The attack net approach to penetration testing is a departure from both the flaw hypothesis model and the attack tree model; however, it retains the essential benefits of both. Any penetration testing process is unavoidably dependent upon the flaw hypothesis process model. Any valid penetration testing process model will retain many of its features and so does the attack net model.

    Nevertheless, the attack net penetration testing process brings more discipline to the brainstorming activity without restricting the free range of ideas in any way. Attack nets also provide the alternatives and refinement of the attack tree approach.

    Attack nets provide a graphical means of showing how a collection of flaws may be combined to achieve a significant system penetration. This is important since an attack net can make full use of hypothetical flaws. Attack nets can model more sophisticated attacks that may combine several flaws, none of which is a threat by itself. The ability to use discovered transitions (i.e. security relevant commands) to connect subnets allows penetration teams to communicate easily about the cumulative effects of several minor flaws.

    The separation of penetration test commands or events from the attack states or objectives also increases the descriptive power of this approach. The basic notion of an initial security relevant state, the hostile test input, and the resulting security state is captured by the minimal Petri net representation.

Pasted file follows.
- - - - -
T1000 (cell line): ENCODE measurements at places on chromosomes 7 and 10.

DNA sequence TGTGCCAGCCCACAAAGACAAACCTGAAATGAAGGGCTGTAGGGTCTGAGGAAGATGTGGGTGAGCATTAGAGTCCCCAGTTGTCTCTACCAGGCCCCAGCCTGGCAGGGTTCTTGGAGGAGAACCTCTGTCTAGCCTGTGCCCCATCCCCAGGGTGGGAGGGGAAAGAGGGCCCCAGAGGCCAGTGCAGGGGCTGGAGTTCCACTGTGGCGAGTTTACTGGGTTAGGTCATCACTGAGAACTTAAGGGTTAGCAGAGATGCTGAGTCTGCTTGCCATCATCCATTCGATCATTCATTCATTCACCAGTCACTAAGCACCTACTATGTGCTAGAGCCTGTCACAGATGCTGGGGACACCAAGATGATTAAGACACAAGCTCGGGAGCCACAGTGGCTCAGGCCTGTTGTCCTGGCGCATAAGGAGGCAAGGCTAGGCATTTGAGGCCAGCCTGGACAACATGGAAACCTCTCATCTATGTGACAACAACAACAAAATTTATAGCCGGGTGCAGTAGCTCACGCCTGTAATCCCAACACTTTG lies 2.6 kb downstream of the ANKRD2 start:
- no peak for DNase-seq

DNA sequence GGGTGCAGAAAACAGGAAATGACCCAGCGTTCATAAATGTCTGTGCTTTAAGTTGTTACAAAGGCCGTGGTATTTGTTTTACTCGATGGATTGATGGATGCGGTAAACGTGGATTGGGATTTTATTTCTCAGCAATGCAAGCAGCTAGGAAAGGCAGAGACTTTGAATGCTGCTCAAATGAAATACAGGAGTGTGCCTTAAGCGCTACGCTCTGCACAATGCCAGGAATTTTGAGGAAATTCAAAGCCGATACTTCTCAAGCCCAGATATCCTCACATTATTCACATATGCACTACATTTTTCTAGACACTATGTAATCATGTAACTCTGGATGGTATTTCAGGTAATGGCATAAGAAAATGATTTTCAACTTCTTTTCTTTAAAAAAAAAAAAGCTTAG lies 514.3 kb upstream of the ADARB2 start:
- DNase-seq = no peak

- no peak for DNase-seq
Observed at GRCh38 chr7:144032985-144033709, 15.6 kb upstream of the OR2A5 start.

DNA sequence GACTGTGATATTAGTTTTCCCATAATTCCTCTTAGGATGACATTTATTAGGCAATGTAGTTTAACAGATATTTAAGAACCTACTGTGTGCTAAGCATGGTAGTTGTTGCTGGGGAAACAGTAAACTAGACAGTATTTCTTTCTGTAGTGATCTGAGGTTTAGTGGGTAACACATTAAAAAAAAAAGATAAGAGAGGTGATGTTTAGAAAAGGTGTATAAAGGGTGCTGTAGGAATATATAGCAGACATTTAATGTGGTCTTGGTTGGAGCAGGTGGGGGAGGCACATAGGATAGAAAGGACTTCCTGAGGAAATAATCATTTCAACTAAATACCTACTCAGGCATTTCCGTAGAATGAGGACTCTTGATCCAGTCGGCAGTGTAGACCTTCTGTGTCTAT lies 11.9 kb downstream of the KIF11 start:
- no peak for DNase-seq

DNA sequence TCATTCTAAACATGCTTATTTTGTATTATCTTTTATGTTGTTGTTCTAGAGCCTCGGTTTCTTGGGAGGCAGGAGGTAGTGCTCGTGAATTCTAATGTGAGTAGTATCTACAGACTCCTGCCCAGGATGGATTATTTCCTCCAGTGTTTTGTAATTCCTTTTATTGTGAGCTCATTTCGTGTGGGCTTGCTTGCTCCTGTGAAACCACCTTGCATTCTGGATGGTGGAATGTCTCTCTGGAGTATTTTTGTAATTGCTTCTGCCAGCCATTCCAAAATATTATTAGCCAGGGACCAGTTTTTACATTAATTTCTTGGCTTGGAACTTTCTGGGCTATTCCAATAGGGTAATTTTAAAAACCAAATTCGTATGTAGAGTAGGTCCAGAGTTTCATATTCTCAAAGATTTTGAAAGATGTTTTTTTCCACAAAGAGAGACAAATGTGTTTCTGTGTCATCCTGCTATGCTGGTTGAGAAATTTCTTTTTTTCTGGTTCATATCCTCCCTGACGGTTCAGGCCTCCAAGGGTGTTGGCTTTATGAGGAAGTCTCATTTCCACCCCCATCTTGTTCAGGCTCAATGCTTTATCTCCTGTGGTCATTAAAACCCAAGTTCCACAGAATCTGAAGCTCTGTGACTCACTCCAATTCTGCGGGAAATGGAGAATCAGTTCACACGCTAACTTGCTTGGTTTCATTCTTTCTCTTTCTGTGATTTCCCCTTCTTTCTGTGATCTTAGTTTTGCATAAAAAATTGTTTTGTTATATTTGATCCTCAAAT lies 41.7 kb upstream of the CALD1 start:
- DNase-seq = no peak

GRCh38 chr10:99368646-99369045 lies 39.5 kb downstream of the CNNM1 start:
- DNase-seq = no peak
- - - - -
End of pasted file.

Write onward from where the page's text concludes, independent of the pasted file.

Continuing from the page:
In addition to specifying composition or refinement, attack nets can also model choices. The use of disjunctive transitions allows the movement of some tokens while other places are empty, thus modeling vulnerabilities that could be exploited in several ways or alternative attacks on a single goal.


    This threat assessment’s results led to significant enhancements to this environment’s infrastructure security controls, modified key operational processes and triggered penetration testing activities to determine the presence and magnitude of potential flaws in specific components. Beyond this, it enabled an informed decision on risk management at the executive level regarding the threat and attack vector.